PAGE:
Canadian prime minister Justin Trudeau has inducted a record four Indian-origin members in his diverse cabinet that for the first time in the country’s history is equally balanced between women and men.
Three Indian-Canadian men and one woman are part of the new cabinet that marks both a generational change and reflects Canada’s diversity. A record 19 members from the community were elected to parliament in elections last month.
Harjit Sajjan, a decorated Sikh officer in the Canadian Armed Forces who was elected as a MP for Vancouver South, has been named Canada’s new defence minister.
Sajjan, who is in his mid-40s, served in Bosnia and had three deployments to Afghanistan, has received numerous military honours, including the Meritorious Service Medal in 2013.
Bardish Chagger, whose parents immigrated to Waterloo in Canada from India in the 1970s, is the new minister of small business and tourism.
“I’m really looking forward to this new mission that I’m on,” said 35-year-old Chagger, who was born and raised in Waterloo. “We’re going to be able to work toward a better Canada.”
Amarjeet Sohi, who was born in India and immigrated to Edmonton in 1981, is the new minister of infrastructure and communities. The 51-year old, who had also worked as a bus driver, was arrested in India under accusations of terrorism in 1988. He was freed in 1990 and returned to Canada.
“I feel really humbled and honoured,” said Sohi, who defeated former Conservative cabinet minister Tim Uppal in Edmonton-Mill Woods by just 95 votes.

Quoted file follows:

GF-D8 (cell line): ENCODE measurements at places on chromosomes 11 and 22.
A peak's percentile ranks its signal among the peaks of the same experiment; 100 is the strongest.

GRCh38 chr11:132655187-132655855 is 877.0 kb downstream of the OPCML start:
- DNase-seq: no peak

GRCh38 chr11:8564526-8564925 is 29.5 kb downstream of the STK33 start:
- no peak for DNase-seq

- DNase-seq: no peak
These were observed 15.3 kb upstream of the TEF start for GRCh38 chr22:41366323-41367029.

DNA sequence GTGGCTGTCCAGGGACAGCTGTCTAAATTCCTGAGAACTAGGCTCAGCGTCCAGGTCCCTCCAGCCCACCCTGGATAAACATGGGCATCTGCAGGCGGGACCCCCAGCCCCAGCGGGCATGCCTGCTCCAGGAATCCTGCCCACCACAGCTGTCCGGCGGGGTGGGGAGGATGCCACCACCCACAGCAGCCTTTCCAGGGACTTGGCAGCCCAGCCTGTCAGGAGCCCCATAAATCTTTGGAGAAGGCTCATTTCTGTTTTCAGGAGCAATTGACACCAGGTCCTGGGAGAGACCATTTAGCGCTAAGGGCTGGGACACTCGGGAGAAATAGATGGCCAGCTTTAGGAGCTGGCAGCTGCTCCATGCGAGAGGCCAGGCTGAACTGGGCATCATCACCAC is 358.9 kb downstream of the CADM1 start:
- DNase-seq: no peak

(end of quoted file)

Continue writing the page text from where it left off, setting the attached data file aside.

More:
Navdeep Bains, the 38-year-old Indian-origin Canadian Sikh MP who played a key role in Trudeau’s leadership bid in 2013, has been appointed as the minister of innovation, science and economic development. As an MP for Mississauga-Brampton South from 2004 to 2011, Bains also served as the parliamentary secretary to the prime minister in 2005.
Herb Dhaliwal, the first Indian-Canadian minister in the country’s history when Jean Chretien appointed him revenue minister in 1997, praised the diverse cabinet.
“I am very happy…The cabinet is more reflective of Canadian society and I think it’s remarkable the people we have and the strong representation we have,” Dhaliwal was quoted as saying.
Former Indian-origin health minister Ujjal Dosanjh added that he was also impressed by the diversity of the new cabinet and the record number of Indo-Canadians appointed.
“That’s a first. There’s never been a presence in cabinet that strong. Even in BC (British Columbia), there were three at one time, not four,” Dosanjh said.
“I think it is impressive from that point of view and it’s also impressive from the other diversity point of view – you have 50 per cent women in very important portfolios and you have a former Afghan refugee,” he added.
Trudeau, who won the October 19 general elections to end the nearly 10-year rule of Conservative prime minister Stephen Harper, has selected his team based on several key factors which include ethnic diversity, regional distribution and a balance of new and veteran MPs, observers said.